Although they are less common today than in the years immediately following the market crash, short sale listings do still occasionally hit the market. So, what exactly is a short sale?
Short sales happen when a homeowner owes more on their mortgage than the home is worth; however, short sales are rarely granted to sellers who simply want to move. Usually, a hardship must be demonstrated showing a pressing need to move, rather than just a desire. For example, if a military homeowner receives orders to relocate to a duty station in another part of the country, this would likely be considered a hardship since they are not simply choosing to move. The reason a hardship is most often required is because the bank is essentially agreeing to forgive the difference between the sales price of the home and the mortgage payoff amount.
A homeowner wishing to sell a home under the terms of a short sale must work closely with the bank that holds the mortgage on the home. Each lender has its own process to follow when seeking short sale approval. Some banks require you to apply and be approved for a short sale prior to listing your home on the market; conversely, some lenders won't even review a short sale application until a written offer has been received from a potential buyer.
Your Hall & Nixon REALTOR® can guide you through the process and help you figure out the next steps; however, it will still require some legwork on your part as a seller because you will have to make contact with your bank directly (even if only to give authorization for your agent to communicate on your behalf), prepare documentation for your hardship, complete short sale application paperwork, etc. Additionally, we highly recommend that you seek the advice of an experienced short sale attorney to handle your sale - attorney experience is essential for a successful short sale transaction.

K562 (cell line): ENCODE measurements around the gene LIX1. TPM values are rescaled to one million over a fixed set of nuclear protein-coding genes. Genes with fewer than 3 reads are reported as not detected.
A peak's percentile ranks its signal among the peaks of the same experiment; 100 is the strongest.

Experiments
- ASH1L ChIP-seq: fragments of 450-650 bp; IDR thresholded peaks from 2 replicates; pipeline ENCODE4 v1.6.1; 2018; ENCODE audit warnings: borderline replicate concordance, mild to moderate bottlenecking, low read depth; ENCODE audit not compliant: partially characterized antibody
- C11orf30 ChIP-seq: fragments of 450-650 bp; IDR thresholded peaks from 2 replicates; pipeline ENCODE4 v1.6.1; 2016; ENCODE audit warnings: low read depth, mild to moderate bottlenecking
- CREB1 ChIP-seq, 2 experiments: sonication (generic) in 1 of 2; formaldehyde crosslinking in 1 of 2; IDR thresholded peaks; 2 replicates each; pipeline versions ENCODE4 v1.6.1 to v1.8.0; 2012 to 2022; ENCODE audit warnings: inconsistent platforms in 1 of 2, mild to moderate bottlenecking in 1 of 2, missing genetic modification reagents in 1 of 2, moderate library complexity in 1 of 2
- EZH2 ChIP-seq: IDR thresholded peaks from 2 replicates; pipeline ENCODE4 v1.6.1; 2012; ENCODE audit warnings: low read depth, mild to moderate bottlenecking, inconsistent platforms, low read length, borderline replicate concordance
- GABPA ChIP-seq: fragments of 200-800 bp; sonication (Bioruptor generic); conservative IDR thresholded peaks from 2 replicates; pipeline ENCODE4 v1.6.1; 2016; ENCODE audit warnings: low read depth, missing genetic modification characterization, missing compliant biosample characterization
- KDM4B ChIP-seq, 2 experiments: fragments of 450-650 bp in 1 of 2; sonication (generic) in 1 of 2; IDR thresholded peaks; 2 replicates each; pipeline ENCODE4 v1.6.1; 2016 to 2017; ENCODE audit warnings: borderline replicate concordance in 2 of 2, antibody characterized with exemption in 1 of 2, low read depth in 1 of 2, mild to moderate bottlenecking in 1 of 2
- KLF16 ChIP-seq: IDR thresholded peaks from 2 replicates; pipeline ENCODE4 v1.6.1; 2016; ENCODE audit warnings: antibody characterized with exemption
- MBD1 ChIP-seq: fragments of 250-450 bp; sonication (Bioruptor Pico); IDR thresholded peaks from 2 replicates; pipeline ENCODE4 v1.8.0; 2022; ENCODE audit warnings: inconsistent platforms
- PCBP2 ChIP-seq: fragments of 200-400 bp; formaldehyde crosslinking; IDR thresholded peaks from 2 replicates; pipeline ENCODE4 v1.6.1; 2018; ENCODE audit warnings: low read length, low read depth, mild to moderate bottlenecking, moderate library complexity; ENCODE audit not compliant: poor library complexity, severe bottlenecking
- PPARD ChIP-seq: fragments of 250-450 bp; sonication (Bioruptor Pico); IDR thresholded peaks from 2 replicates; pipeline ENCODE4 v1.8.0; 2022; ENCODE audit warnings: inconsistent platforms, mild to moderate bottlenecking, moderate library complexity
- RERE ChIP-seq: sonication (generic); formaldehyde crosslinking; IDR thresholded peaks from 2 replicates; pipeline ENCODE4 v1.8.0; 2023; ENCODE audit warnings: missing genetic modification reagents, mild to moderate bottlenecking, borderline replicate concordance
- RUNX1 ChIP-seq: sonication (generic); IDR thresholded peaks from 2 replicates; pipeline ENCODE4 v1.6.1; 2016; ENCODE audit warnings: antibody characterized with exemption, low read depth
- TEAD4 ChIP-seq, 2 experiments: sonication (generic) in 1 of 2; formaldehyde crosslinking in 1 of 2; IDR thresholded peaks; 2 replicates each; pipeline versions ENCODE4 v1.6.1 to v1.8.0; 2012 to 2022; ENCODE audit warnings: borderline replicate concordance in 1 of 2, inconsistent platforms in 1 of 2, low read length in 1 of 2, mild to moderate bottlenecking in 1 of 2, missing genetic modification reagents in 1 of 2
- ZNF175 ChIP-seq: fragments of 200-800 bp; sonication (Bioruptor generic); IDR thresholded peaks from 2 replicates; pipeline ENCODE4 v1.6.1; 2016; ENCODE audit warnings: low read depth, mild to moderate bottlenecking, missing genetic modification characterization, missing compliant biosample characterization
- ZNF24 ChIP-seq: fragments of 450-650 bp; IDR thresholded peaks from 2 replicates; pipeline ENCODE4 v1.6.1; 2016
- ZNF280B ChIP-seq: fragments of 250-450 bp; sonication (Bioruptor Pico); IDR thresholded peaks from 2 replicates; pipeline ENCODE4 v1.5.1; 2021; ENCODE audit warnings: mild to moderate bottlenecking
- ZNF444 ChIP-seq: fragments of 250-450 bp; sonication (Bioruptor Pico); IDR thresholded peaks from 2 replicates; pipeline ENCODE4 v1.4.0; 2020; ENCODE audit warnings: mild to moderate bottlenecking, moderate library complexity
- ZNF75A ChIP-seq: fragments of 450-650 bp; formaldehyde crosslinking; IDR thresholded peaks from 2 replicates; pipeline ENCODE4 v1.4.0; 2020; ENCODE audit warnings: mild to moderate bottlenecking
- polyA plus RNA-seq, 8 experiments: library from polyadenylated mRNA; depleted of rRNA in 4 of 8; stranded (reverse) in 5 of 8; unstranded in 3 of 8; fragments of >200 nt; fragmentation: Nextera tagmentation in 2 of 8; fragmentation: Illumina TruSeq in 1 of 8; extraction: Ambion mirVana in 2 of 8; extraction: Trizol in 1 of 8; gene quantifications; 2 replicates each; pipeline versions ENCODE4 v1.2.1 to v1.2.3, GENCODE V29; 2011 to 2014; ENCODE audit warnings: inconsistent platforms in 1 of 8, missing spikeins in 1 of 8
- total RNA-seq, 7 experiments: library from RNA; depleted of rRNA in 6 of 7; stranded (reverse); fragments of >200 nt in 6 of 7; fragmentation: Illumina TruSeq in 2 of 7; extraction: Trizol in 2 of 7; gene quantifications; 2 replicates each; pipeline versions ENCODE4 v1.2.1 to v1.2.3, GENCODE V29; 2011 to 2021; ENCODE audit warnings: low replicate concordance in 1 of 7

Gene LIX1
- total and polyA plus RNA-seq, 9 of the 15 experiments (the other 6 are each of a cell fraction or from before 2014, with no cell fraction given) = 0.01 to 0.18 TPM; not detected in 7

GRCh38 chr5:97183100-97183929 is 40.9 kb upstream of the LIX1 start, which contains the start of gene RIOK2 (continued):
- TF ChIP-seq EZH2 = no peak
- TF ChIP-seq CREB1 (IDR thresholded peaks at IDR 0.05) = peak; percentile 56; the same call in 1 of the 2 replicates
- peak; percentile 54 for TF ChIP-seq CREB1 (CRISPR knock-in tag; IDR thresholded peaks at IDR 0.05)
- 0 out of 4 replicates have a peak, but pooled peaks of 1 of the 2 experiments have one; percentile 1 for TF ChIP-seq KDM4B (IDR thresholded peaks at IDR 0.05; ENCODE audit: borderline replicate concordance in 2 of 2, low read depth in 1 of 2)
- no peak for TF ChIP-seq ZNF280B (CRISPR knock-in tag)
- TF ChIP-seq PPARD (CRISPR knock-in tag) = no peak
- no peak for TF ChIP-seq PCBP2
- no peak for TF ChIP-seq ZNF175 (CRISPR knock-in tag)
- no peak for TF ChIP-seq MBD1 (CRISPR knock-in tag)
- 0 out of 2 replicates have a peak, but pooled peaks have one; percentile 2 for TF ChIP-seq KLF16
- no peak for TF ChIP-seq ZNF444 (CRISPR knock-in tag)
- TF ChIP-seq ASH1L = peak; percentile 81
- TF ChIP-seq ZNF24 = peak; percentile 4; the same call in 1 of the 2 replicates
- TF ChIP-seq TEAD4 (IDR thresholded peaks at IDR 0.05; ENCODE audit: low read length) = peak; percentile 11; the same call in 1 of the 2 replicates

The biggest misconception about short sales is that they happen quickly. The "short" part in the name is misleading...it means the seller is going to be "short" in paying off their mortgage, NOT that the sale timeframe will be short in length. We have seen short sales last in excess of one year from contract to closing. On average, most take about 90-120 days. That amount of time can feel like an eternity to all parties involved, especially when there is no news to be shared while the bank reviews the application behind the scenes. Many mortgage lenders are notorious for their lack of communication during a short sale approval period - you'll go weeks (sometimes months) without any word, and then suddenly there is a frenzy of activity when they reach a decision.
Overall, short sales can be a good value for a buyer, but to reap the reward the buyer must be patient with the process. If you are considering a short sale as a buyer or seller, obtain guidance from your favorite Hall & Nixon REALTOR®. If selling, we also recommend seeking counsel from a short sale attorney and a CPA (if you are unsure about any credit or tax ramifications that may result from a short sale transaction).